Agents will have visibility into their production since January 1, 2023. To access this new function, click the graph icon on the left side of your screen and select the “Performance” tab at the top.
This report will showcase:
Medicare Blog | Medicare News | Medicare Information
Another Year, Another New Rule from CMS…
Yes, we feel your pain.
It seems like every year there’s a new set of compliance rules that agents must follow when selling Medicare Advantage and Part D plans. Some are a minor nuisance; others require scrambling to find and put new systems in place before the deadline (call recording, anybody?).
Remember why CMS does this: They are trying to protect Medicare beneficiaries against misleading and confusing sales and marketing tactics, and make sure these consumers get the right help to end up with the appropriate plan for their needs. This is the same goal that most independent agents have when selling Medicare plans.
While most independent agents focus on providing the best service possible, there are some bad actors. According to CMS, the number of consumer complaints rose from 15,497 in 2020 to 39,617 in 2021.
Medicare Marketing Changes in 2024: New TPMO Disclaimer
There are many resources you can turn to that dive into the changes for 2024. We won’t go over all of them here. But there is one specific rule that directly affects AgentMethods’ customers and the service we provide: the TPMO (Third Party Marketing Organization) Disclaimer.
To make sure it’s clear to customers what companies and plans an agent can offer them, CMS has provided an updated TPMO disclaimer that agents must use in communication and marketing materials such as email, online chat, advertisements, and websites. The new disclaimer is:
“We do not offer every plan available in your area. Currently, we represent [insert number of organizations] organizations which offer [insert number of plans] plans in your area. Please contact Medicare.gov, 1–800–MEDICARE, or your local State Health Insurance Program (SHIP) to get information on all of your options.” (source: https://www.ecfr.gov/current/title-42/part-422/subpart-V#p-422.2267(e)(41))
But there’s one tiny problem with the new disclaimer…
The New Disclaimer Doesn’t Work on Websites
While this new disclaimer is helpful for direct mail campaigns and one-on-one communications, it creates a problem when communicating with anonymous website visitors who don’t know their local area. In that case, you aren’t able to provide a correct number for organizations you work with and plans you offer within their area.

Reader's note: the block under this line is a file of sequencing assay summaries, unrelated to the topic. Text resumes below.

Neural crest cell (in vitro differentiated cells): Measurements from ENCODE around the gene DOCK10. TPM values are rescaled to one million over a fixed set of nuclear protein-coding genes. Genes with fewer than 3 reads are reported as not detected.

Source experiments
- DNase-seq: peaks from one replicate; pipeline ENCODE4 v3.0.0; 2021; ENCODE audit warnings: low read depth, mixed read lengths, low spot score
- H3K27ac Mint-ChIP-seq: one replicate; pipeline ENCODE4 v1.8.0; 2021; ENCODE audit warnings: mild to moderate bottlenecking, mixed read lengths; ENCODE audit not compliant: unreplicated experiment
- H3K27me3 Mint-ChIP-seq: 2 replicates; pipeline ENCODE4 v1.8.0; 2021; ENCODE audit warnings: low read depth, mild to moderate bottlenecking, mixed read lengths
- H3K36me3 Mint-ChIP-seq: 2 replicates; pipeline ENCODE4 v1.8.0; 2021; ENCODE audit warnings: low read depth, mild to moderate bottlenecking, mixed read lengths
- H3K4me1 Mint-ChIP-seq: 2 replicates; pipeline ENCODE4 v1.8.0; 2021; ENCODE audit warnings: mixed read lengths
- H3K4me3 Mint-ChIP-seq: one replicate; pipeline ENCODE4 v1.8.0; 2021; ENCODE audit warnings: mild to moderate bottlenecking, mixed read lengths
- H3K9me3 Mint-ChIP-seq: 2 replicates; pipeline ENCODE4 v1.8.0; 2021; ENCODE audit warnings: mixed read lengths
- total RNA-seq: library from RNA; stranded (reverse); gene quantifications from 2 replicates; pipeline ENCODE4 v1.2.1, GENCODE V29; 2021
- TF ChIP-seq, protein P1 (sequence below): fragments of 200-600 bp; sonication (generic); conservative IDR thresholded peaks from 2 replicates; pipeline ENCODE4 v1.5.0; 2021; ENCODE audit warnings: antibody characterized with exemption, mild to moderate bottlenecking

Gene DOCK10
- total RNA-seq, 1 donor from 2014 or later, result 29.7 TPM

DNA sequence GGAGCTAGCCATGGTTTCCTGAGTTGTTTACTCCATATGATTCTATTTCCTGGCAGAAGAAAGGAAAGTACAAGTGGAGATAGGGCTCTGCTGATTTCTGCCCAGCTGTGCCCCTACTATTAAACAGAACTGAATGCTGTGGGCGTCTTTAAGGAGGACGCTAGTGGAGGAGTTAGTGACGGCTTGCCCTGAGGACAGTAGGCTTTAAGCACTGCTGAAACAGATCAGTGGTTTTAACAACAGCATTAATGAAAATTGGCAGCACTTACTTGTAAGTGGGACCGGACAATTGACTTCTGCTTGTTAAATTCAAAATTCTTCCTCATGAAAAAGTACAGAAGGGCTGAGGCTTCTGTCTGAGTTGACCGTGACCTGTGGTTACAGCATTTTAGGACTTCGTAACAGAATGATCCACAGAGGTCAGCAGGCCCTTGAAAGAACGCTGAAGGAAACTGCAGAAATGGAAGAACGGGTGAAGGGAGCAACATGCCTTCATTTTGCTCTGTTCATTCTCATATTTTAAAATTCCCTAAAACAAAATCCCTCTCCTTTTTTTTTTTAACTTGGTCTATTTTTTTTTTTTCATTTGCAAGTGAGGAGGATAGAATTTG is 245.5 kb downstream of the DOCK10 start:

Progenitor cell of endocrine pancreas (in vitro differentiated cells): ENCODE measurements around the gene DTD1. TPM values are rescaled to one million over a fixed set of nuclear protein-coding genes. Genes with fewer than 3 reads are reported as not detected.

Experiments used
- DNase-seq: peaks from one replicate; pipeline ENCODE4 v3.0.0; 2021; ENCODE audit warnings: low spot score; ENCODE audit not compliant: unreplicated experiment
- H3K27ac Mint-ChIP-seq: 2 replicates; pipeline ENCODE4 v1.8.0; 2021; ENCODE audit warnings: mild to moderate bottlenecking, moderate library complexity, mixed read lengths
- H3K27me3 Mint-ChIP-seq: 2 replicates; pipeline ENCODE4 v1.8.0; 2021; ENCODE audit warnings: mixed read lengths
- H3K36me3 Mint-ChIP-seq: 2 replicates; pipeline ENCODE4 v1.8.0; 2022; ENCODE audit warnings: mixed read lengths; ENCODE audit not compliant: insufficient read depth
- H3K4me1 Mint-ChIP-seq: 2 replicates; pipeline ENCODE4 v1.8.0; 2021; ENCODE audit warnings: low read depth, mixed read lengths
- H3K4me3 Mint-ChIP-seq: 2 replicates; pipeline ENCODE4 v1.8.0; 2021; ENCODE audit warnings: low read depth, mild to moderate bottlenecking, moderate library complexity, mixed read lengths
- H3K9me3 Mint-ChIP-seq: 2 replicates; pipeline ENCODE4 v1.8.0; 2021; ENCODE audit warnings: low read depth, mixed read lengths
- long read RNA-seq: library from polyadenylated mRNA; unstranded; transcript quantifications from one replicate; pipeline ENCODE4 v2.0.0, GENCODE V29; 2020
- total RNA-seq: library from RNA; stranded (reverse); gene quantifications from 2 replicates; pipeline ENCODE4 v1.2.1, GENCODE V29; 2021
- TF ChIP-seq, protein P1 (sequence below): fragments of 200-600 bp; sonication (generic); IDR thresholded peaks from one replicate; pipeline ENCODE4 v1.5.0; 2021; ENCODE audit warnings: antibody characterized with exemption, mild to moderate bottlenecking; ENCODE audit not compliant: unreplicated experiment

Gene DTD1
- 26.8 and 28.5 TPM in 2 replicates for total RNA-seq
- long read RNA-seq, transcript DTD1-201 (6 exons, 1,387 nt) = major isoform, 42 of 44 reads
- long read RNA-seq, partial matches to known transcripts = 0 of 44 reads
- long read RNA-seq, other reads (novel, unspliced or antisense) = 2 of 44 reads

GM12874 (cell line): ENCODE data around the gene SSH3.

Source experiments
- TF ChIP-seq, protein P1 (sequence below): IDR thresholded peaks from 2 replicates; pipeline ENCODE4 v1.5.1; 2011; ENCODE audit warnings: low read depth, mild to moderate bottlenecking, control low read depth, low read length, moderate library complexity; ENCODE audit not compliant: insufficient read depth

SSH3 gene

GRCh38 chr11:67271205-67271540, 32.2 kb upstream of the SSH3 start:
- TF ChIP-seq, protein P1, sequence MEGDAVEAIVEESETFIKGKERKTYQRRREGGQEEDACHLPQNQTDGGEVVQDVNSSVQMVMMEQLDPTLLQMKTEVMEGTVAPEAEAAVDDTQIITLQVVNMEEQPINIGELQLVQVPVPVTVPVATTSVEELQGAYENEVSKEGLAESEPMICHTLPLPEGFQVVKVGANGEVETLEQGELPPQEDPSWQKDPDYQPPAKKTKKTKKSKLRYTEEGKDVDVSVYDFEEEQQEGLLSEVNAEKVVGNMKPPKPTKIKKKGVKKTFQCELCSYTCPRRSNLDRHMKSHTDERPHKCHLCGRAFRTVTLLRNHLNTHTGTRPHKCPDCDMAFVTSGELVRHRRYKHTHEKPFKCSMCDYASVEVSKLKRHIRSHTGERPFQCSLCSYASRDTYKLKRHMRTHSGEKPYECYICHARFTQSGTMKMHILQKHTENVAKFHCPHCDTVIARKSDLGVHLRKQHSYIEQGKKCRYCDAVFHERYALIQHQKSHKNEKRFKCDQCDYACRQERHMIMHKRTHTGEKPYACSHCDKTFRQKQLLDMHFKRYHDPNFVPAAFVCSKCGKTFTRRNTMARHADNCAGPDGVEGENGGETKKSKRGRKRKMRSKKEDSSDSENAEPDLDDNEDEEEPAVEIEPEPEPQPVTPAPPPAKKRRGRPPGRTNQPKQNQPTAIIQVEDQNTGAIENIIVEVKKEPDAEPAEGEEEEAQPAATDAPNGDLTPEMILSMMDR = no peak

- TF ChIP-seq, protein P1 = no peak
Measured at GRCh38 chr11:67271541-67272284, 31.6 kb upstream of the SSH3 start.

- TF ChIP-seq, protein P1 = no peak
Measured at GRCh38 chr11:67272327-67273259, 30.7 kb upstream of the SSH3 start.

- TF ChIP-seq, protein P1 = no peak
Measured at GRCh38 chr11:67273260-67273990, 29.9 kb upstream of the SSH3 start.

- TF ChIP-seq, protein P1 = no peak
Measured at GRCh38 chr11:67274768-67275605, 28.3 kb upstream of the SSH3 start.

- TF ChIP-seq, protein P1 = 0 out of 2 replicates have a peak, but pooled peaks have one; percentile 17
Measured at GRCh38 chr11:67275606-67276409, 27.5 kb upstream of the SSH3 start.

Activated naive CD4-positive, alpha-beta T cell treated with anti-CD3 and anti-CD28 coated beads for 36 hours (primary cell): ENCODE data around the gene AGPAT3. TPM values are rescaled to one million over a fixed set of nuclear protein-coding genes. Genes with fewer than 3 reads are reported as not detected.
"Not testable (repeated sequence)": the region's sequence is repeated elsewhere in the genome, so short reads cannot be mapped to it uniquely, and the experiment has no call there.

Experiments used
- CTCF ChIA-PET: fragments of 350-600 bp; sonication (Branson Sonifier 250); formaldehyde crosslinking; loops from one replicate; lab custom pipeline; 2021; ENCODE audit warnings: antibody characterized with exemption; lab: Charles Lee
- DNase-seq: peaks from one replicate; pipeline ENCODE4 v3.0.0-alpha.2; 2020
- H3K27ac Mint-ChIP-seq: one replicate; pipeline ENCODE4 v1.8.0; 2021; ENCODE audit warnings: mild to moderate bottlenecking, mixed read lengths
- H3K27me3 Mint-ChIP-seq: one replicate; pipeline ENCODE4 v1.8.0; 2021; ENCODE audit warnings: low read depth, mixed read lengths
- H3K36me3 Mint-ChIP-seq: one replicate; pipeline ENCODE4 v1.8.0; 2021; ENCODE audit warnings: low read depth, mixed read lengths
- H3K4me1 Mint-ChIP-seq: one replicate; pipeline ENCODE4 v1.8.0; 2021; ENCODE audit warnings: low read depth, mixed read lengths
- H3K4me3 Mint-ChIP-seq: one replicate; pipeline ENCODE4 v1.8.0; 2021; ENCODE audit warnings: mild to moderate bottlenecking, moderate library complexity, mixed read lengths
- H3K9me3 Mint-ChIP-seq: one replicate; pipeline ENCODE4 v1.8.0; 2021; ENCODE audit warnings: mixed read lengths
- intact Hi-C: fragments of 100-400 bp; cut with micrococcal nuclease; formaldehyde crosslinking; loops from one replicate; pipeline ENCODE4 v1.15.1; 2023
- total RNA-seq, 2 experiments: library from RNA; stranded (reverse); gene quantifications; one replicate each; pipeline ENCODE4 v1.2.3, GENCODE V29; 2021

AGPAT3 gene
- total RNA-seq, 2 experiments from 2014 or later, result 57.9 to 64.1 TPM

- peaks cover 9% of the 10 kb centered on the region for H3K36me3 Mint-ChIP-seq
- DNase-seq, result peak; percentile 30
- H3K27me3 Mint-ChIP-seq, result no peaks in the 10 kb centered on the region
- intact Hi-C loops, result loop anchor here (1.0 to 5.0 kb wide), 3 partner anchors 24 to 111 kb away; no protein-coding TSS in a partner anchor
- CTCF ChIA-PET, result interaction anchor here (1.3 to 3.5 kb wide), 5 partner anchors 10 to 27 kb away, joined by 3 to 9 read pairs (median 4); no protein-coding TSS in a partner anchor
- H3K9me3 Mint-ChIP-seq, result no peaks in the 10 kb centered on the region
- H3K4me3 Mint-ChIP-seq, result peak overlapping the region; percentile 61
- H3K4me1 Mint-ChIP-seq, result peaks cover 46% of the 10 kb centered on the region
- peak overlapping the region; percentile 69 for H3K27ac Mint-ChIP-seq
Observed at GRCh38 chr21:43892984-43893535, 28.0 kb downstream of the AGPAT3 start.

We are seeing creative solutions, such as:
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AHIP Warns of Part D Rebate Rule Impact
The average basic premium for Medicare Part D prescription plans will be the second lowest average Part D premium since 2013, CMS announced. But industry leaders are not expressing as much optimism about the lower premiums as CMS.
AHIP acknowledged the current Part D average basic premium is one of the lowest since 2013, but the payer organization pointed out the effects the rebate rule could have in continuing savings on out-of-pocket health care costs.
The week before the Administration announced the average basic premium for 2021, the Trump administration signed three executive orders that placed restrictions on pharmacy benefit managers and sought to heighten drug importations. Through these measures, the executive orders aimed to lower drug prices.
AHIP, using CMS statistics, argued the executive orders would instead cause Medicare premiums to rise by 25%, up drug spending in Medicare programs by over $195 billion, and contribute $100 billion toward bailing out drug makers.
AHIP argues, "the Problem Is Still the Price. But nothing in the proposed rule would require Big Pharma to lower their prices."
"We’re winning great savings for seniors. But with the rebate rule, seniors will lose. Let’s focus on real, bipartisan solutions to out-of-control drug costs. In the midst of the COVID-19 crisis – seniors deserve those savings more than ever."
Part D Premiums to Increase Slightly
Part D premiums are set to take a slight uptick in 2021, according to CMS, which estimates the average premium in Part D will be $30.50 next year, a slight increase from $30 in 2020, but still the second-lowest premium rate ever.
Part D premiums have been on a steady decline over the past several years, decreasing by 12% since 2017. Part D enrollment increased alongside declining premiums, with enrollment increasing by 16.7% since 2017.
Part D enrollment has increased alongside declining premiums, CMS said, with enrollment increasing by 16.7% since 2017.
CMS also touted Trump administration efforts to curb costs for Part D beneficiaries, such as launching the Part D Senior Savings Model earlier this year, in which participating Part D plans will offer insulin with a cap at $35 for a monthly supply.
CMS also eliminated the so-called pharmacy "gag clause," which prevented pharmacists from providing beneficiaries with information on alternative, less expensive ways to purchase drugs than through their Part D plan.
President Donald Trump also signed four executive orders targeting drug pricing late last week, including one that aims to revive the scuttled rule that would nix anti-kickback safe harbors for drug rebates in Part D.
More information on the Part D Senior Savings Model can be viewed at: https://innovation.cms.gov/initiatives/part-d-savings-model.